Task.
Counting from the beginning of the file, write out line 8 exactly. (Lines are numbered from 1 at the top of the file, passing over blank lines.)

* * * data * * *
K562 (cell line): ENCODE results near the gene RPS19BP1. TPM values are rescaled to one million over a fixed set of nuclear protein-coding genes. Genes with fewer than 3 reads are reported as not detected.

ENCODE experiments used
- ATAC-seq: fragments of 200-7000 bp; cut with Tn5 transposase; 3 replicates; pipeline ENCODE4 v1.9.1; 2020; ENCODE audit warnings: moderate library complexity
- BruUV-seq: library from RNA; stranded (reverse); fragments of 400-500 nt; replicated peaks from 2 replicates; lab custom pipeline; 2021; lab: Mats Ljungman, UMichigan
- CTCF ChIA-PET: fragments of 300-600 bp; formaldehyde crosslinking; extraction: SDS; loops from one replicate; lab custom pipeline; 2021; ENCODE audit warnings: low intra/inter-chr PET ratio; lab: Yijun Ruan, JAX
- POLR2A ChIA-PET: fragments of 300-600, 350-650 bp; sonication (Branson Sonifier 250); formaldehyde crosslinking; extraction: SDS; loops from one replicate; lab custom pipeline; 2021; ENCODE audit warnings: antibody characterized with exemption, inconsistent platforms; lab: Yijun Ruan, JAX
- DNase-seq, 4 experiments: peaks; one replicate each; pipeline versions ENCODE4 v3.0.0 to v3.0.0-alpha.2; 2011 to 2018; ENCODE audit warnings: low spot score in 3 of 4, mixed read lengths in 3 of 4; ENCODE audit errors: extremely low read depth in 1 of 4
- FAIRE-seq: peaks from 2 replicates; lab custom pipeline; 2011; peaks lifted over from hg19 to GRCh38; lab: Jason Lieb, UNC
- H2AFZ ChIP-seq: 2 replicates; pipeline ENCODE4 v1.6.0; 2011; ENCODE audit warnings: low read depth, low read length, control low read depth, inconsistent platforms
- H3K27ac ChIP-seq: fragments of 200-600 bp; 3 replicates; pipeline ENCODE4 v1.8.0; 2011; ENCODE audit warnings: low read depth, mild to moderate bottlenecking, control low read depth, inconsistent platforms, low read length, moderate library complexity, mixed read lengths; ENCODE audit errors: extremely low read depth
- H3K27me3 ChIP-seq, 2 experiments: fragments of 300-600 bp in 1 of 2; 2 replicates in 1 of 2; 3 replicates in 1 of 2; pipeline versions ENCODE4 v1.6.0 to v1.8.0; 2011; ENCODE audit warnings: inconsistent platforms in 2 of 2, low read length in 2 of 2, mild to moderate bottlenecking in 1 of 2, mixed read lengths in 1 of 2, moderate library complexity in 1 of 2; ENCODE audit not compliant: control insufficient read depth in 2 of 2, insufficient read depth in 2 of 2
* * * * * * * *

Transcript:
- FAIRE-seq: peaks from 2 replicates; lab custom pipeline; 2011; peaks lifted over from hg19 to GRCh38; lab: Jason Lieb, UNC